1058 words (3 pages)
- One way to interpret the trait of loyalty is a feeling of devoted attachments and affection towards another. This particular interpretation of loyalty is the cause of many different and controversial situations within the two versions of Antigone. What is loyalty. Loyalty can be interpreted in different ways by different people; one way to look at it is allegiance which is the feeling of devoted attachment and affection. This can be related to the fact that in both books Antigone has the feeling of attachment and affection towards her brother Polynices, and thinks that he deserves the proper burial.... [tags: Oedipus, Antigone, Creon, Sophocles]
1257 words (3.6 pages)
- Conflict, Climax and Resolution in Antigone Sophocles’ tragic drama, Antigone, presents to the reader a full range of conflicts and their resolution after a climax. In Antigone the protagonist, Antigone, is humble and pious before the gods and would not tempt the gods by leaving the corpse of her brother unburied. She is not humble before her uncle, Creon, because she prioritizes the laws of the gods higher than those of men; and because she feels closer to her brother, Polynices, than she does to her uncle.... [tags: Sophocles Antigone Greek Tragedy]
2408 words (6.9 pages)
- Structure in Sophocles' Antigone Aristotle in his Poetics (chap. 7) says: ?[L]et us now discuss the proper structure of the plot, since this is the first and most important thing in tragedy. (1033). M. H. Abrams says that ?almost all literary theorists since Aristotle have emphasized the importance of structure, conceived in diverse ways, in analyzing a work of literature. (300). The matter of the structure of Sophocles. Antigone is a subject of varying interpretation among literary critics, as this essay will reveal.... [tags: Antigone essays Sophocles Papers]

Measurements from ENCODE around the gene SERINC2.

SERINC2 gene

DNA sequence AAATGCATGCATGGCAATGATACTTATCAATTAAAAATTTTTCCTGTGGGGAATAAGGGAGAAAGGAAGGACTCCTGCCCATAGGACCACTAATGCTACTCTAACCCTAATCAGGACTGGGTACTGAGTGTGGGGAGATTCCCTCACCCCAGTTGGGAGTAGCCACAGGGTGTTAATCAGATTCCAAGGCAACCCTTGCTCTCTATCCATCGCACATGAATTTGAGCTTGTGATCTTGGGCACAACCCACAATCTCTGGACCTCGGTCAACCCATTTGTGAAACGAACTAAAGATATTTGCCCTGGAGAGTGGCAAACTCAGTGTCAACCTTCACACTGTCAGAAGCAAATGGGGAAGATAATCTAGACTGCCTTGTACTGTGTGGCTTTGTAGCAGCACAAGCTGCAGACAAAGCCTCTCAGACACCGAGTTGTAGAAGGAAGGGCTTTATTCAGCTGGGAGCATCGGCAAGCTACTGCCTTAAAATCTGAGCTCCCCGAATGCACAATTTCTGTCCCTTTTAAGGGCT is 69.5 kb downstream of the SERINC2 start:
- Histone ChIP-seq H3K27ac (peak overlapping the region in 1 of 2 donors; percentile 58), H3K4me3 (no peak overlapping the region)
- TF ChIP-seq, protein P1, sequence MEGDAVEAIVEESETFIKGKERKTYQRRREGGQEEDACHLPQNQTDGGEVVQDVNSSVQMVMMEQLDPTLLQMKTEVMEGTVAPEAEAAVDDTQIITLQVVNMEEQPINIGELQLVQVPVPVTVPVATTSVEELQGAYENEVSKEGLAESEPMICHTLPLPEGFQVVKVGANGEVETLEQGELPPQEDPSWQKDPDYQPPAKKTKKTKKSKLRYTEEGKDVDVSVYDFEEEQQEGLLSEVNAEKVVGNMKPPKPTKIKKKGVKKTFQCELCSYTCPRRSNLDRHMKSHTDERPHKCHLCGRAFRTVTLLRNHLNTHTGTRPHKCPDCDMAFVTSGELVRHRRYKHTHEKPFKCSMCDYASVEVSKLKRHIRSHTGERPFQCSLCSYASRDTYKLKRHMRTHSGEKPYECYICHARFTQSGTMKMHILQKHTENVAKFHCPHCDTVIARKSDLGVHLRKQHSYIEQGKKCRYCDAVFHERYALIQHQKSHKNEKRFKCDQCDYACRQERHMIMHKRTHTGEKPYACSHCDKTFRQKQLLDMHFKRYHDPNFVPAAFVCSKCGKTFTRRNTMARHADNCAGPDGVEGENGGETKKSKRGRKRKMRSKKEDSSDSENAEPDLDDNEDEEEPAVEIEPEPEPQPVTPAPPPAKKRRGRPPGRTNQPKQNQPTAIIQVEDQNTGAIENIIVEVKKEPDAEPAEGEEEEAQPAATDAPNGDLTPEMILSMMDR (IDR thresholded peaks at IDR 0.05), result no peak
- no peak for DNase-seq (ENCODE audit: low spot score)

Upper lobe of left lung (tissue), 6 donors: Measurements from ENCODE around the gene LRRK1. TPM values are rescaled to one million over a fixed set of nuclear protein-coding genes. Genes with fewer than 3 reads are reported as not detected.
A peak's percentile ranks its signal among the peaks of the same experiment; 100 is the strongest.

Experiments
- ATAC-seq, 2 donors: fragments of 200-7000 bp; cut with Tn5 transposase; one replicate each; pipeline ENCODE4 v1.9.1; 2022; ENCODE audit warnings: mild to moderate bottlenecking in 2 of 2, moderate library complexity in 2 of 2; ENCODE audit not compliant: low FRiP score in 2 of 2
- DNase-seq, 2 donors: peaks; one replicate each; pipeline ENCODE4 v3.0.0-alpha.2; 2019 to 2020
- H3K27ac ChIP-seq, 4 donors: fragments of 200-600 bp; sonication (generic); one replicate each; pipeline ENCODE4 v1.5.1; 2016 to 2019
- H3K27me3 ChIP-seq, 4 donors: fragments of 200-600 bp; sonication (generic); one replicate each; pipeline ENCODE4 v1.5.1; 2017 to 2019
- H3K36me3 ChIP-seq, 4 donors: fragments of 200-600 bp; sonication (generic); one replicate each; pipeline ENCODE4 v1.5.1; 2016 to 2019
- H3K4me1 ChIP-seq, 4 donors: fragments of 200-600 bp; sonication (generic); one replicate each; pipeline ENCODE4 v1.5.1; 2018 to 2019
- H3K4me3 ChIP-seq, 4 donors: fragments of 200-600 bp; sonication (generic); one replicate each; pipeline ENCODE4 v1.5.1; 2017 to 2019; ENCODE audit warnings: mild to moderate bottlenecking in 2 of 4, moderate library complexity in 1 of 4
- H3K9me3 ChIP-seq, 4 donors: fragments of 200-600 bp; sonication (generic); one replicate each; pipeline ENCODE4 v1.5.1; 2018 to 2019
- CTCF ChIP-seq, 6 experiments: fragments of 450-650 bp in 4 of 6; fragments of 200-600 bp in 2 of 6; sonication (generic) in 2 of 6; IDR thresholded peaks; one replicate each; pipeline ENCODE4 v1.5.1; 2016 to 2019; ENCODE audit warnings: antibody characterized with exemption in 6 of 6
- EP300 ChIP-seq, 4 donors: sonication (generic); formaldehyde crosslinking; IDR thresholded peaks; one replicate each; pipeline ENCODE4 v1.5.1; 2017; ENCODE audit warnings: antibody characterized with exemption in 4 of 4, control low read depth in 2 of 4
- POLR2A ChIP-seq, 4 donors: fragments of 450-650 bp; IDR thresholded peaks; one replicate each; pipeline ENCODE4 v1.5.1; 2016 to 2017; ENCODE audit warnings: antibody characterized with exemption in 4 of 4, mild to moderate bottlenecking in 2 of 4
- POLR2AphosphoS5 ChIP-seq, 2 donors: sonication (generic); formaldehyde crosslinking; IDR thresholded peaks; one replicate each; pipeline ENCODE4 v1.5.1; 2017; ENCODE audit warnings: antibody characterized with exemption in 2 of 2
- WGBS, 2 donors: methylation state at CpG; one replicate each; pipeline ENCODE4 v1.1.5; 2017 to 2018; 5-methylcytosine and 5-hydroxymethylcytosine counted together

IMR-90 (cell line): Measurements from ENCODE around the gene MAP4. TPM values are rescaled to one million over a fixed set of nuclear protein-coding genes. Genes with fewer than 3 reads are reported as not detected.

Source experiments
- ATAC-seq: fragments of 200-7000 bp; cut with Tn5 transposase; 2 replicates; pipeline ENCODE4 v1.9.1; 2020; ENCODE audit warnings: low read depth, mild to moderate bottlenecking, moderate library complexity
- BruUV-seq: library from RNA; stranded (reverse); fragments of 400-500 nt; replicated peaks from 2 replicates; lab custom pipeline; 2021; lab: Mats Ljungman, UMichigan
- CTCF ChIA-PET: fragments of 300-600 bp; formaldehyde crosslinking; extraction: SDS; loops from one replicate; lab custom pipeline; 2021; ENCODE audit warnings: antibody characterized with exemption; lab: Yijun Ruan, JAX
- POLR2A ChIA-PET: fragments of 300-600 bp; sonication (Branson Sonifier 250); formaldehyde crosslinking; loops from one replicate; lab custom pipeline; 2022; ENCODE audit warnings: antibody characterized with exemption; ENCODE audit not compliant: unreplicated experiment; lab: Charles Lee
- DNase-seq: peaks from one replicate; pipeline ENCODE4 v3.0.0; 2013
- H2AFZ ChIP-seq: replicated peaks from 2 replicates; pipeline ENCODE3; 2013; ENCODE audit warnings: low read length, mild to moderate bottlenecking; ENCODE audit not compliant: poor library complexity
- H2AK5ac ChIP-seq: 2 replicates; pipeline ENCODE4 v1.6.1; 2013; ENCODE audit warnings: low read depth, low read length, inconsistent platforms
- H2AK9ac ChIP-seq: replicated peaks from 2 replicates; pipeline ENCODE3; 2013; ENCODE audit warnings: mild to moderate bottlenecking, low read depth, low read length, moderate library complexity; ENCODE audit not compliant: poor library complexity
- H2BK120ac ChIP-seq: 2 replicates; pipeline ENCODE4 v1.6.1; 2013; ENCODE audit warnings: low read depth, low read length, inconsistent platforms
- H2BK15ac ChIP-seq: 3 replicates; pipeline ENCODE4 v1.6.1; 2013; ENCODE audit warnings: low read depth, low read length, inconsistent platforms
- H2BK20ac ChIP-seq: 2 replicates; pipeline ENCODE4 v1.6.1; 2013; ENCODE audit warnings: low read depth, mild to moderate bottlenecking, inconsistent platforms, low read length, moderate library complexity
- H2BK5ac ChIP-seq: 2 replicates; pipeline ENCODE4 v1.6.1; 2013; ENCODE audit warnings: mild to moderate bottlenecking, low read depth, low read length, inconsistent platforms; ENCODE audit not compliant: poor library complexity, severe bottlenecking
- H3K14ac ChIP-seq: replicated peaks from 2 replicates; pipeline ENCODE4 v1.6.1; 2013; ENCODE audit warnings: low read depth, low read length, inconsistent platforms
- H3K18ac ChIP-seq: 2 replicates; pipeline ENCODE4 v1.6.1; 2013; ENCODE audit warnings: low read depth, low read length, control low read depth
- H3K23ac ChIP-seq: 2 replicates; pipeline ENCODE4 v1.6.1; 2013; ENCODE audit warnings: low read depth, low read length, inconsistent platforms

1940 words (5.5 pages)
- Antigone, by Sophocles, is a Greek play about a young girl who had strong connections with her family, strong determination and had the courage to do the right thing, even if it meant death. Julius Caesar, by Shakespeare, is a Roman play about a popular, supposedly ambitious, military general who had his friends betray him for his, so- called ambition. Although Antigone and Julius Caesar were written with similarities, such as having comparable characters, conflicts and relationships, both plays also have differences in each category. Both Antigone and Julius Caesar are similar in that both Brutus and Antigone do what is the best and most righteous action for themselves and for others.... [tags: greek, conflicts and relationships]
740 words (2.1 pages)
- Tragic Character: Antigone vs. Creon According to Aristotle, tragedy requires an admirable hero with power and in a high state, but more importantly, he or she possesses a tragic flaw that leads to their downfall. This tragic flaw most closely relates to a character’s hubris, excessive pride in themselves or their judgment. But sometimes a character cannot be categorized as tragic, and one can argue whether or not the tragic character violates the requirements. In Sophocles’ Antigone Creon and Antigone serve as tragic characters in the play; however, Creon’s character exemplifies Aristotle’s theory of tragedy.... [tags: Tragedy, Sophocles, Poetics, Character]